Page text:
Makin’ Bacon

Transforming your cooking skills into a business is a bureaucratic grind -- but there's hope for the little guy

So everyone loves your grandma’s peanut-butter cookies. You’ve heard “You should sell these — you’d make a fortune!” so many times you’re beginning to take it seriously. What would it take to turn your hobby into a business?

Answer: a couple months of planning, more than a few thousand dollars, and contact with just about every permitting agency in the county. First of all, shrug off those fantasies of baking in your home. You need to either rent time and space in an existing commercial kitchen, or spend the bucks to convert your home into one. According to Ronald Browder, chief of environmental protection with Alameda County, the latter involves such steps as having the Environmental Health Department approve your plans down to the finishes and sinks, then securing the appropriate zoning, building, plumbing, and electrical plans — and passing an inspection.

Which is why most start-up food-service businesses, bakeries, and catering companies look for a commercial kitchen to share. “I get a couple of shelves, fridge space, and freezer space, for about $300 for fifteen hours a week,” says Kathy Wiley, who last year started up Poco Dolce (, and sells her baked goods to cafes, and via the Internet. Luckily, as long as you don’t store food or receive clients in your home, you can at least use it for administrative purposes without zoning clearance.

Next, Wiley says, you have to handle all the business aspects: writing a business plan — if you want to get any funding, that is — securing a business license and insurance, registering a fictitious business name and, if you’re selling the product yourself, obtaining a reseller’s permit.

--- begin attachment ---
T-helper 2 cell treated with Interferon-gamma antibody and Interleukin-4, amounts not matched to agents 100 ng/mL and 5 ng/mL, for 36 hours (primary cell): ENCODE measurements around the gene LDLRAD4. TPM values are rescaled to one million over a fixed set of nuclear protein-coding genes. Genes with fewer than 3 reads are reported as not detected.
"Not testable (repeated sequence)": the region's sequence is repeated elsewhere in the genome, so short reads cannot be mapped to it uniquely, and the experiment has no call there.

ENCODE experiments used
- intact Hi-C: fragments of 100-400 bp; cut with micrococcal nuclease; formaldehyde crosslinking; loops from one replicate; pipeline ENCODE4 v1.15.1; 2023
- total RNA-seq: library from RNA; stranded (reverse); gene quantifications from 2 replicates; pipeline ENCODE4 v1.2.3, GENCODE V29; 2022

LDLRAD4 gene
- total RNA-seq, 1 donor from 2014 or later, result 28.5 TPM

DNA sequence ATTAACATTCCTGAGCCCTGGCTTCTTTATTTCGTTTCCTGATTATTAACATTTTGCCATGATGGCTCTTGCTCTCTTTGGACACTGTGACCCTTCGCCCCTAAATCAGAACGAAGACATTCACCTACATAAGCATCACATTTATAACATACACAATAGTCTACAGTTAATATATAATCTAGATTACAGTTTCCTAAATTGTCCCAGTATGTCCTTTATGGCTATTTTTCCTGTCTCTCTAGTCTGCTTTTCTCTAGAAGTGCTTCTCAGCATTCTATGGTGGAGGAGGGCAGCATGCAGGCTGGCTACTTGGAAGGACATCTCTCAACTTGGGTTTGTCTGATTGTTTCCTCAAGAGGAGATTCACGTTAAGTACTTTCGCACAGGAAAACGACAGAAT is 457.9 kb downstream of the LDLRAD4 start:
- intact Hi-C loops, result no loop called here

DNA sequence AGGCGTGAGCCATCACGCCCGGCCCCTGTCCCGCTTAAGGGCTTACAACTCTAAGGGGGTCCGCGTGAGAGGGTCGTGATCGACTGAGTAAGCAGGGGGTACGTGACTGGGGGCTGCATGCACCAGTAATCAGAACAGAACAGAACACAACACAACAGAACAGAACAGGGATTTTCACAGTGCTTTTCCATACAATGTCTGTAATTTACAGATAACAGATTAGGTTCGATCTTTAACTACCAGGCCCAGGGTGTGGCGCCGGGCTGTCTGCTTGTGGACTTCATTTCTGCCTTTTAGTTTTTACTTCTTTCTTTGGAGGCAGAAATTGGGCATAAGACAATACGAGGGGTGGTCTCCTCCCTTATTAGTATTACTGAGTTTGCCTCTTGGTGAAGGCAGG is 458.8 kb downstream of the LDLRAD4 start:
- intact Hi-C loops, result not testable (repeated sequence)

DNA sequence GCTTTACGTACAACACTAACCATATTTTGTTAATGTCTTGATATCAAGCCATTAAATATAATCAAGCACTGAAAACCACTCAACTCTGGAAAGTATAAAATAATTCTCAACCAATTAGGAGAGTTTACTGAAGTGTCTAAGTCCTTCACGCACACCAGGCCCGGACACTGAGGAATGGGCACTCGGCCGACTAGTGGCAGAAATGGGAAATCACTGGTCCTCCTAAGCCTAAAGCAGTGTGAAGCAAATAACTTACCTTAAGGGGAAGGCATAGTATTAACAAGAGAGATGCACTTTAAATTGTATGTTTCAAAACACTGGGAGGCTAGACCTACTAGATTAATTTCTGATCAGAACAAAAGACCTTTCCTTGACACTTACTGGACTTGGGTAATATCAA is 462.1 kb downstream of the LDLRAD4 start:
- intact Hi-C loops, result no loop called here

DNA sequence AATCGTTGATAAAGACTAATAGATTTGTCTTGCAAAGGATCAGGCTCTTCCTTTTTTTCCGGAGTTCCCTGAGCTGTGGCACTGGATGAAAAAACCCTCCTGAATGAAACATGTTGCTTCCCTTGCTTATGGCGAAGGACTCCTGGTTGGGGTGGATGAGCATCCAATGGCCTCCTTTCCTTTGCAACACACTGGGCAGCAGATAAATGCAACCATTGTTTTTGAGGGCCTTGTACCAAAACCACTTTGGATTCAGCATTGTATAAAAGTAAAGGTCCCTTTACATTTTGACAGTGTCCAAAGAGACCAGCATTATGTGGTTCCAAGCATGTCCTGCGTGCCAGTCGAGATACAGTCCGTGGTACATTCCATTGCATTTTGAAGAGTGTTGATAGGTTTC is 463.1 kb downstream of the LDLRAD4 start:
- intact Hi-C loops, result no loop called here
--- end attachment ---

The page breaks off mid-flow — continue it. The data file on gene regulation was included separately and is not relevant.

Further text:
Remember those funny little nutritional analysis charts on every package you buy? Well, now you’re responsible for posting them. Lab analyses can cost about $500, Wiley says, but they can tell you the shelf life, not just calorie content.

After going through all that rigmarole, you have just one more task: finding customers. Luckily, there are a few agencies and Web sites to help small businesses get rolling. In Oakland, for example, the city’s Community and Economic Development Agency publishes a ten-step guide to starting your own business at Or plug your city into the CalGOLD site at, and it’ll spit out a long list of permits you may need, along with contact info for the agencies that issue them. The folks at the Service Corps of Retired Executives in Oakland (510-273-6611), provide counseling to new small- business owners, and the city’s Business Development Corporation (510-763-4297) helps with loans. Patience, perseverance, and grace will get you through the process.

Wiley, for one, claims that after a year she’s far from discouraged. “I’m broke right now, but I’m going in the right direction, and I’m happy.”

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